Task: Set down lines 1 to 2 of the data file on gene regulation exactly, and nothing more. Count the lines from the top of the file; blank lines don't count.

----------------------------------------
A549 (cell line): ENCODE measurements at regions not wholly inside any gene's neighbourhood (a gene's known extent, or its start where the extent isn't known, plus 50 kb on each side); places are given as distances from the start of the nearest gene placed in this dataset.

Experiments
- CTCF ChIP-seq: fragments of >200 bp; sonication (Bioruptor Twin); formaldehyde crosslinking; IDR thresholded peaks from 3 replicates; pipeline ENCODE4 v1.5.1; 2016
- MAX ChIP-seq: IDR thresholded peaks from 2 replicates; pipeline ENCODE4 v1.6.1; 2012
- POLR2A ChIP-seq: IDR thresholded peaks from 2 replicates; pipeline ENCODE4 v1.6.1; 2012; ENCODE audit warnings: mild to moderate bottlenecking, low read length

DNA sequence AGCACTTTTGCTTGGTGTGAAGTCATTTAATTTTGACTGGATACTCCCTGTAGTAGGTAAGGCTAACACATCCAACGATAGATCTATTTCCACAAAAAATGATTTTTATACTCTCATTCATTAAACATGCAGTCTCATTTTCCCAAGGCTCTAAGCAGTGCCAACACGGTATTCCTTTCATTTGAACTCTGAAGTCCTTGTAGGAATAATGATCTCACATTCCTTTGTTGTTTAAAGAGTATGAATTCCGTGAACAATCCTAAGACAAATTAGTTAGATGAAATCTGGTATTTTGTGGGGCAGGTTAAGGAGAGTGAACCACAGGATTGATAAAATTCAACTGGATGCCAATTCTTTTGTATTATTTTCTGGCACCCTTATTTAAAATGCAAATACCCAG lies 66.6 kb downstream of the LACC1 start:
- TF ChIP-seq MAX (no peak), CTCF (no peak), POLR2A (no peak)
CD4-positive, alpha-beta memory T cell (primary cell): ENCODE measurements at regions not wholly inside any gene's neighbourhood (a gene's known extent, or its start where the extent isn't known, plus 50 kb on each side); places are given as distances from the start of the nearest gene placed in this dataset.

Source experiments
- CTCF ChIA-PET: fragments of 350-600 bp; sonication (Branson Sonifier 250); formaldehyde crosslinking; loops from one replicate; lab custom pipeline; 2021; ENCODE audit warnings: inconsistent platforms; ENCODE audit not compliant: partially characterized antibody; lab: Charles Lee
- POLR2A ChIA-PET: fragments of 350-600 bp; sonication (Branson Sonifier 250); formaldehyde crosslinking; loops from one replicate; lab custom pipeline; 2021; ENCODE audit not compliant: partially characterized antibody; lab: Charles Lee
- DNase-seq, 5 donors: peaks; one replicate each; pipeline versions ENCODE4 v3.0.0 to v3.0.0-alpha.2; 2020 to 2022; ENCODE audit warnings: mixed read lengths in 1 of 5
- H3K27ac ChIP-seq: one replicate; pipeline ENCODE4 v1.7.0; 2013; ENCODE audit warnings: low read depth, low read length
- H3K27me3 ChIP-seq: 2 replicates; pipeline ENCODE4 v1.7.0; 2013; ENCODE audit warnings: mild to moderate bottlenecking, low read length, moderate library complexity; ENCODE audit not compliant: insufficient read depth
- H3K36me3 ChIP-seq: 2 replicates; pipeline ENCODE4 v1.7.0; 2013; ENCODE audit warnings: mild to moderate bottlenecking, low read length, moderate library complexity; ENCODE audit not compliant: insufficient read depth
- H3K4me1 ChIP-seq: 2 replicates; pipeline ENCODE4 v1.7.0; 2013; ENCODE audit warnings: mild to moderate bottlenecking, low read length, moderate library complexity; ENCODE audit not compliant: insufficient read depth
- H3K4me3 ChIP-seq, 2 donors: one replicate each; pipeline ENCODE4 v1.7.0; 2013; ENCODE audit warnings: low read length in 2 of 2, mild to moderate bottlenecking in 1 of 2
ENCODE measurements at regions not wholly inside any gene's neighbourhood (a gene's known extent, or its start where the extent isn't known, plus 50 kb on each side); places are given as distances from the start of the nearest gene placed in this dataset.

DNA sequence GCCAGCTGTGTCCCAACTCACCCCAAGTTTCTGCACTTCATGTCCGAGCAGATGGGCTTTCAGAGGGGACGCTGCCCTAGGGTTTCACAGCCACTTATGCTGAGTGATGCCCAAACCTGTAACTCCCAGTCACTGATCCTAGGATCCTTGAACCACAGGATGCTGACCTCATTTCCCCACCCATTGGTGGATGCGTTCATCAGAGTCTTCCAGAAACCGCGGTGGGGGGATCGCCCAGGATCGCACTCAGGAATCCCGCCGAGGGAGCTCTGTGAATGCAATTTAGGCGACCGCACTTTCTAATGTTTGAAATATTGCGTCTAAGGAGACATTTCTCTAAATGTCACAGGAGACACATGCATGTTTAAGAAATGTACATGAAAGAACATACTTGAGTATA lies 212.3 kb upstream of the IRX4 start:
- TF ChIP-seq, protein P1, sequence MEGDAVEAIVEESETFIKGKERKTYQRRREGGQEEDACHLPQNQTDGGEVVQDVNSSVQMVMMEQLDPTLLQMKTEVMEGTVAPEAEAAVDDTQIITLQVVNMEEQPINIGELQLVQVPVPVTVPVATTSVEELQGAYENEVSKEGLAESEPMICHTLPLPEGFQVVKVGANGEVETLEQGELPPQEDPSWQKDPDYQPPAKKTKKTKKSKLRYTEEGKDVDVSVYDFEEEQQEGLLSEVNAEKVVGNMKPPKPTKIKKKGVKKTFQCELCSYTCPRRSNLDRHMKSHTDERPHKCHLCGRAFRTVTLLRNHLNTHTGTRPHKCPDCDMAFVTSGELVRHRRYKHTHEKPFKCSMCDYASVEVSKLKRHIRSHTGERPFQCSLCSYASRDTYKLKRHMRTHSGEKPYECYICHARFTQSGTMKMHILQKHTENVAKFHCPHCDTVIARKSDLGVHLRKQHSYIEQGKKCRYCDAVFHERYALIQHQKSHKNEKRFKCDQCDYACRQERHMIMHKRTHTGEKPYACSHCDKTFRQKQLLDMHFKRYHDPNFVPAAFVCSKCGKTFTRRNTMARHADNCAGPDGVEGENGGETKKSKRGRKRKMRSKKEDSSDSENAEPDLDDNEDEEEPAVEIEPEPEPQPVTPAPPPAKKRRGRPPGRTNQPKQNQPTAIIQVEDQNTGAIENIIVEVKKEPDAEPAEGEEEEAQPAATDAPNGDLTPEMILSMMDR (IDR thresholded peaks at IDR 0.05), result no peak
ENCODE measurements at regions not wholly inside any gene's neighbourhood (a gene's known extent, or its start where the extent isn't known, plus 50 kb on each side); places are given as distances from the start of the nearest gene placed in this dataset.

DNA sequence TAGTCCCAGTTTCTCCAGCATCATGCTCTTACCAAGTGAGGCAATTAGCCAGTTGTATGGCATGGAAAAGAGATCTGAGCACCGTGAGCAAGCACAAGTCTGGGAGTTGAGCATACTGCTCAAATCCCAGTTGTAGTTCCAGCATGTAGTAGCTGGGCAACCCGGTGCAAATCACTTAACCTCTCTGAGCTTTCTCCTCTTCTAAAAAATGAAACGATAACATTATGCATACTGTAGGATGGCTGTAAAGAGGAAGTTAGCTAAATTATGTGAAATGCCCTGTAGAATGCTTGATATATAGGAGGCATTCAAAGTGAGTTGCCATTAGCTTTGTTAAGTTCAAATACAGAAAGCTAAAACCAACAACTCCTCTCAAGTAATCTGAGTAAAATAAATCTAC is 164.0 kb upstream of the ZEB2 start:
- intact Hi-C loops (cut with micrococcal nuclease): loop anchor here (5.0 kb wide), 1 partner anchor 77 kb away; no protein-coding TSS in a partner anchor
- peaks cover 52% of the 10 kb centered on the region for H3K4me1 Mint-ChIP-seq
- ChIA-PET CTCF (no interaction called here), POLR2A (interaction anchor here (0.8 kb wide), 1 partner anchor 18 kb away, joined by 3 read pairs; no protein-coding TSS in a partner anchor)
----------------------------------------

A549 (cell line): ENCODE measurements at regions not wholly inside any gene's neighbourhood (a gene's known extent, or its start where the extent isn't known, plus 50 kb on each side); places are given as distances from the start of the nearest gene placed in this dataset.

Experiments